Seattle Genetics is advancing an ongoing pivotal trial of SGN-35 administered every three weeks for relapsed and refractory Hodgkin lymphoma and a planned phase II trial for systemic anaplastic large cell lymphoma. The pivotal trial is being conducted under a Special Protocol Assessment (SPA) with the U.S. Food and Drug Administration (FDA). SGN-35 is an ADC comprising an anti-CD30 antibody attached by an enzyme-cleavable linker to a potent, synthetic drug payload, monomethyl auristatin E (MMAE), using Seattle Genetics’ proprietary technology. The ADC is designed to be stable in the bloodstream, but to release MMAE upon internalization into CD30-expressing tumor cells, resulting in targeted cell-killing.

“There are limited available treatment options for patients with relapsed and refractory Hodgkin lymphoma and systemic ALCL who have either have failed or are not eligible for stem cell transplant,” said Nancy Bartlett, M.D., Koman Chair in Medical Oncology at Washington University School of Medicine at Siteman Cancer Center, and presenting investigator of the phase I study. “These phase I data suggest that SGN-35 could become an important new therapy for these patients.”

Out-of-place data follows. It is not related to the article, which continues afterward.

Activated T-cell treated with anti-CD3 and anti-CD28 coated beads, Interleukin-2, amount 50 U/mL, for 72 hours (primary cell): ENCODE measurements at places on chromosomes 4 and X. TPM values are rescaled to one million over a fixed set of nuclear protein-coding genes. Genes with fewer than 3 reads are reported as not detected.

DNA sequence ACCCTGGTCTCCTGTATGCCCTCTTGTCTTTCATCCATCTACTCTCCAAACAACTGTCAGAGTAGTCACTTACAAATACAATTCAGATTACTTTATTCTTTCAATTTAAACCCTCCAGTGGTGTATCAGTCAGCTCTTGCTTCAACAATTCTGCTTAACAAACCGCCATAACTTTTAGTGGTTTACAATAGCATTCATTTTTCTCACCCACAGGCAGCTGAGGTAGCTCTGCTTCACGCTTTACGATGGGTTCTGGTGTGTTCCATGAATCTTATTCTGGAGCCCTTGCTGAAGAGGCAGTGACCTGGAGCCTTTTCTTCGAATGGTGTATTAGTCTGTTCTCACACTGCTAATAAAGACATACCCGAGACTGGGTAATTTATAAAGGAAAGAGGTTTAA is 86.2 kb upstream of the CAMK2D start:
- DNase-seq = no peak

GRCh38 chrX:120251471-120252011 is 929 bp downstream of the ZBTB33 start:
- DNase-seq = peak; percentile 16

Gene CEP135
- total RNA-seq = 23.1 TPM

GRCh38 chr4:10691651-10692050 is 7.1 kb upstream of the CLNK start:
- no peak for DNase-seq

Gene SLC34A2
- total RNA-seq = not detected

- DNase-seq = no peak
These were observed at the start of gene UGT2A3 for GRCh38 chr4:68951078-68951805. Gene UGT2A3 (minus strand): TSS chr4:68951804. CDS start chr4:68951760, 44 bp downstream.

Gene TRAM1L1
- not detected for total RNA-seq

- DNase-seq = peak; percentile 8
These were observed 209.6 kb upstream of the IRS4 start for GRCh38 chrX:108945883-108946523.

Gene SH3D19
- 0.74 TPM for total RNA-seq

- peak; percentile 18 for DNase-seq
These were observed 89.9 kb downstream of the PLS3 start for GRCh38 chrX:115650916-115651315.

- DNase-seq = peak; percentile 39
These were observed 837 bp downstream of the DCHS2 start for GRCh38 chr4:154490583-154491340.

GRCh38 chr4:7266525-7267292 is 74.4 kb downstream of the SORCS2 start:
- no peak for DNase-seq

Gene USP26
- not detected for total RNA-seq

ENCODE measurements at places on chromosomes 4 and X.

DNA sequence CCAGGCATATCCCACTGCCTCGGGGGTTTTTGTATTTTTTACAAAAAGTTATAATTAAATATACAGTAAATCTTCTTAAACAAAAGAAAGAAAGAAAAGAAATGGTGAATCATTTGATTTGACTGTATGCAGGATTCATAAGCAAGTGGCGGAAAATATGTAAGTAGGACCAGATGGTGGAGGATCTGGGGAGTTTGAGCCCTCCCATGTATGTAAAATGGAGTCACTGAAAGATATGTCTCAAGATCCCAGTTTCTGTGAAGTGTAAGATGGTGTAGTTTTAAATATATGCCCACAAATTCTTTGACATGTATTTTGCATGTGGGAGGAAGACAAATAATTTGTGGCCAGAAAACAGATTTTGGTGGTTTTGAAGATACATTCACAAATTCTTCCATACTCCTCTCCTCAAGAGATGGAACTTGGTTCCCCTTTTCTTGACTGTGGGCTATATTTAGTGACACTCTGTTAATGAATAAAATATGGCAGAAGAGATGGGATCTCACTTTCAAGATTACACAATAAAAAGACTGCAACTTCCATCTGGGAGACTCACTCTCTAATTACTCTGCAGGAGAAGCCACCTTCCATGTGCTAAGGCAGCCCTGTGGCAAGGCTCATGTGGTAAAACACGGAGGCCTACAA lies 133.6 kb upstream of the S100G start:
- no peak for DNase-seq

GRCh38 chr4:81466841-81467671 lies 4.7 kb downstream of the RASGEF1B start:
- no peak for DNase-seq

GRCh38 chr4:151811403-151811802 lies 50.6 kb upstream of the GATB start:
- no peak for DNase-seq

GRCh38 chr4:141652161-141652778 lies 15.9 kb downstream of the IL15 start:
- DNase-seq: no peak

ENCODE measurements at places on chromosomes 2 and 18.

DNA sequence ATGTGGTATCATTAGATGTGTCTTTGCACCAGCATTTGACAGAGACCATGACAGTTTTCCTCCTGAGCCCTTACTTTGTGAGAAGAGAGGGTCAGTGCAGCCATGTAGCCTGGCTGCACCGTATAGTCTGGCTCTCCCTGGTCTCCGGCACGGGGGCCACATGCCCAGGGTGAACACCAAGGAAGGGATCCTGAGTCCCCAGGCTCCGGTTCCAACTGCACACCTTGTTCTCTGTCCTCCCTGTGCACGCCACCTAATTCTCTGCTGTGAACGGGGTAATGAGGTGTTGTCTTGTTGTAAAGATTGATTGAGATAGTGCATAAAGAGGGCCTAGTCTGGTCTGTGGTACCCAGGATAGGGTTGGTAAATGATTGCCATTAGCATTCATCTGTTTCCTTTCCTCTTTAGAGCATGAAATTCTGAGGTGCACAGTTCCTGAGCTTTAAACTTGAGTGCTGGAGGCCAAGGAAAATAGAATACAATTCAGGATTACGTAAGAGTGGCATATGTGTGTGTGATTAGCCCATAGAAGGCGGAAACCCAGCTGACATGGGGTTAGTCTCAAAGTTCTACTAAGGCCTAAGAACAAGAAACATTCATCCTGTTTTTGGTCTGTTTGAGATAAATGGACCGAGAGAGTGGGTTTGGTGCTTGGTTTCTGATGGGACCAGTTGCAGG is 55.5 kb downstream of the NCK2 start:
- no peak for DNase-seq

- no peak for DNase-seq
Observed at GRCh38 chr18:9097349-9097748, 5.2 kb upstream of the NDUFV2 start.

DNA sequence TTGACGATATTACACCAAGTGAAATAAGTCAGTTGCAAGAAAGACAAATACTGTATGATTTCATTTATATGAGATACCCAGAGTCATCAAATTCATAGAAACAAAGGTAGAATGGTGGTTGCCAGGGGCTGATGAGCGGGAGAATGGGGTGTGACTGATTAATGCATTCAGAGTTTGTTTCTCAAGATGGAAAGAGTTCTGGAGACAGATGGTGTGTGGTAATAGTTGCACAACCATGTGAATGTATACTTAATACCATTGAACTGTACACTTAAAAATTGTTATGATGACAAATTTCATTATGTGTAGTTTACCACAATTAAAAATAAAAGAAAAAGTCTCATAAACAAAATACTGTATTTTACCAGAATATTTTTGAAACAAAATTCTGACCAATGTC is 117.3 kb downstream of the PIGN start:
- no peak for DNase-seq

SGN-35 Phase I Study

Data from 34 patients treated on the single-arm, dose-escalation study of SGN-35 were presented, including 29 with Hodgkin lymphoma and 5 with systemic ALCL. Seven patients are not yet evaluable for response. Cohorts of patients received doses of SGN-35 ranging from 0.4 mg/kg to 1.4 mg/kg. The median age of patients was 34 years. Enrolled patients had received a median of five prior chemotherapy regimens and 62 percent had received a prior autologous stem cell transplant.

The SGN-35 data were also selected for inclusion in the Best of ASCO® meetings taking place in late June and July 2009. According to ASCO, Best of ASCO meetings feature high-impact abstracts from the Annual Meeting that represent the most relevant, cutting-edge science in oncology today. These educational events feature a variety of session topics that highlight the latest scientific findings in primary disease sites and practice-changing advances in cancer prevention and treatment.

About CD30-Positive Lymphoma